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National Commander Commentary

National Commander Commentary

Darlene Spence, Auxiliary National Commander

Caregiving is no simple responsibility

Approximately 40 million Americans provide care for an adult family member, according to the national survey “Caregiving in the U.S.” conducted by the National Alliance for Caregiving and AARP.

Caregivers manage their loved ones’ physical, emotional, spiritual and practical needs, which can be as basic as helping fill and organize medication, taking the family to a doctor’s appointment or completing other tasks that simply must be done when someone needs help.

They are never “just simple” things, though, and they’re all done while caregivers manage their own lives, needs, families and, often, careers.

I know this firsthand because I, too, am a caregiver.

A recent trip to my doctor reminded me of the fatigue commonly experienced by caregivers. The years of adapting myself to take on my husband’s everyday functions, such as the lifting of his scooter, and the overall help with his mobility, have taken their toll.

When I visited the Audie L. Murphy Memorial Veterans’ Hospital in San Antonio and the Dallas VA Medical Center recently, I was briefed by directors of both patient advocacy departments. They enlightened me to the issues that many caretakers face around access to adaptive equipment. I identified very easily with what they told me because, when first applying for a scooter lift for my husband, I encountered issues processing the paperwork and had problems with the installment. The whole thing left me feeling helpless.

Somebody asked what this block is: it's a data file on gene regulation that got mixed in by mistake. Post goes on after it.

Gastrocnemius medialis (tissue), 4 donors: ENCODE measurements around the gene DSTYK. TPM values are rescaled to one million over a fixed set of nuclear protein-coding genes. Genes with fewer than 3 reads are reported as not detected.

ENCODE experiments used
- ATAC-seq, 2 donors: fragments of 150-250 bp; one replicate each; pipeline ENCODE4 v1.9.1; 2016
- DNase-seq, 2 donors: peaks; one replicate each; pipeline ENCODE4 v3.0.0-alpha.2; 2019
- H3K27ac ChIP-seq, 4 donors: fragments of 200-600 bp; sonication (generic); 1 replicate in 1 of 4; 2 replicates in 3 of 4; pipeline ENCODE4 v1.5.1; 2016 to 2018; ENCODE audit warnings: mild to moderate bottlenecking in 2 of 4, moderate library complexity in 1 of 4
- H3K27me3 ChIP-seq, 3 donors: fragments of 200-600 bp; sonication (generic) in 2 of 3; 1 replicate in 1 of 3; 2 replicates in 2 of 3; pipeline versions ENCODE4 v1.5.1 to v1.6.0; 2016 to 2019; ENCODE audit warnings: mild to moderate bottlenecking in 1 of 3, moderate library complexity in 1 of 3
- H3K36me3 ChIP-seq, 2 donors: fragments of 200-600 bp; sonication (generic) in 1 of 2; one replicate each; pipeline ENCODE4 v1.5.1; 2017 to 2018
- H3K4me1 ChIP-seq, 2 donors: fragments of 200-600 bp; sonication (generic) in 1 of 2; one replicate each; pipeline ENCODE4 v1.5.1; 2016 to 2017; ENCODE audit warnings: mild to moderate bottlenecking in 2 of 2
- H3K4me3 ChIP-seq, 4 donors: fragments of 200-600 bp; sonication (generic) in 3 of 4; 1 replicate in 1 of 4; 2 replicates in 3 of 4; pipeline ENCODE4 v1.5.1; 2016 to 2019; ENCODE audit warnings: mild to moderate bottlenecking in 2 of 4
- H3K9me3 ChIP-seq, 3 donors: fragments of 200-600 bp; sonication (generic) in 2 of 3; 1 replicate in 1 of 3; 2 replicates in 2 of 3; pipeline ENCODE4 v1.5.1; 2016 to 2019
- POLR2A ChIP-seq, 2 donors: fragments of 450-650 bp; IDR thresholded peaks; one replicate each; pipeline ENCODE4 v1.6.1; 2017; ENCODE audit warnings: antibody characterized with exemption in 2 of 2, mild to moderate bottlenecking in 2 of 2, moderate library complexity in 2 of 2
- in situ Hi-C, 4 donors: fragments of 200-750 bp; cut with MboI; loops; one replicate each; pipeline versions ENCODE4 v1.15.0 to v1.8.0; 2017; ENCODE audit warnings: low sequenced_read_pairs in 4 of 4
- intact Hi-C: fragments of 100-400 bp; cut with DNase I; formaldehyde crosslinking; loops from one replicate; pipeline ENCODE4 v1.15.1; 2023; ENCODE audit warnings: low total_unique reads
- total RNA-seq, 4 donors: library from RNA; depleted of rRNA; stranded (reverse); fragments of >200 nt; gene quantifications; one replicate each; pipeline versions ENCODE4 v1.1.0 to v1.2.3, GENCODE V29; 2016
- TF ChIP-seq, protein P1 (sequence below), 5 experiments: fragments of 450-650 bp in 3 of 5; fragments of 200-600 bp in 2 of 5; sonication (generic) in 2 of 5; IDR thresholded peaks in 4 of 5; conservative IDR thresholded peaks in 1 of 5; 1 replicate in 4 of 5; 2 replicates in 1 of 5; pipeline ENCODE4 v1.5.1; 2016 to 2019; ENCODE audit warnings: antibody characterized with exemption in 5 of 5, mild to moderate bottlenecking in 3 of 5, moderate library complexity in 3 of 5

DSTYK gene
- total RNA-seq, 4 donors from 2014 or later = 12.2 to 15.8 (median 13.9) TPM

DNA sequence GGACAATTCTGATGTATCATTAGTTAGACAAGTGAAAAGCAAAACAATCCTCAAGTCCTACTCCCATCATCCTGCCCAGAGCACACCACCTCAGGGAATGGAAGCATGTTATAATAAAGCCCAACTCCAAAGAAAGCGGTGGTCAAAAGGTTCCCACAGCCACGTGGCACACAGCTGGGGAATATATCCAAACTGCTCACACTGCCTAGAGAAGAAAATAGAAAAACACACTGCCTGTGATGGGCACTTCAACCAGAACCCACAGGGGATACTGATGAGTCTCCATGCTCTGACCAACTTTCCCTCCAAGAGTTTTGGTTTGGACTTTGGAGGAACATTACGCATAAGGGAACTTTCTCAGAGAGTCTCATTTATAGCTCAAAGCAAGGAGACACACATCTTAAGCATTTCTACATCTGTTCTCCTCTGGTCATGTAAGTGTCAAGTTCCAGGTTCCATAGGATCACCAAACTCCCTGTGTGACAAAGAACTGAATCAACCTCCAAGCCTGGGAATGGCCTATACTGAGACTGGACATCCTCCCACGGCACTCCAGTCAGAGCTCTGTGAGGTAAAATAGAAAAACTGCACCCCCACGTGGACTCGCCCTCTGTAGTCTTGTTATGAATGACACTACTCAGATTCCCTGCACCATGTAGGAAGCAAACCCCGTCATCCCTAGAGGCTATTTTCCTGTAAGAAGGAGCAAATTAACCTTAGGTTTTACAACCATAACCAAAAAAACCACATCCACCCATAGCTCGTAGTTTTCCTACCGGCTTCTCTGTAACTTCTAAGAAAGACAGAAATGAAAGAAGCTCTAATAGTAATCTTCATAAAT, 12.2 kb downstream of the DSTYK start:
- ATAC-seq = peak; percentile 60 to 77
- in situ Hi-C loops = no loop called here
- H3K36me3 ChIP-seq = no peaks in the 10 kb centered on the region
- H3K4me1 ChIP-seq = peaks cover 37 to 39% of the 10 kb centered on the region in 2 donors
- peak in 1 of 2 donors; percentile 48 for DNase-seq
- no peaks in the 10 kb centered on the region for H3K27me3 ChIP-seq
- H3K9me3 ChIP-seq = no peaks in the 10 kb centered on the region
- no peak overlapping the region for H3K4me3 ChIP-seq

But VA public advocates in South Texas took it upon themselves to let my voice be heard and to provide help. It was a good reminder that, while the well-being of our veterans is No. 1 on our priority lists, it’s equally important that we caregivers also take care of ourselves.

Self-care includes getting sleep, eating regular meals, maintaining relationships with other family members, exercising and reflecting on the caregiver experience.

If you get burnout, ask for help. Disconnect, if only for a few minutes, to recharge your batteries. Focus on communicating and making choices with your veteran—it helps them feel good about coming to you for help.

DAV, the Auxiliary and the Department of Veterans Affairs have all recognized caregivers as valuable resources. That’s why, several years ago, the Auxiliary launched its Caregiver Initiative Program, knowing many Auxiliary members have been caring for their disabled veterans for years. I encourage you to learn more while also becoming familiar with the VA’s Program of Comprehensive Assistance for Family Caregivers. The program provides clinical support for veterans with substantial caregiving needs. For information, visit

 Remember to be committed all the way!

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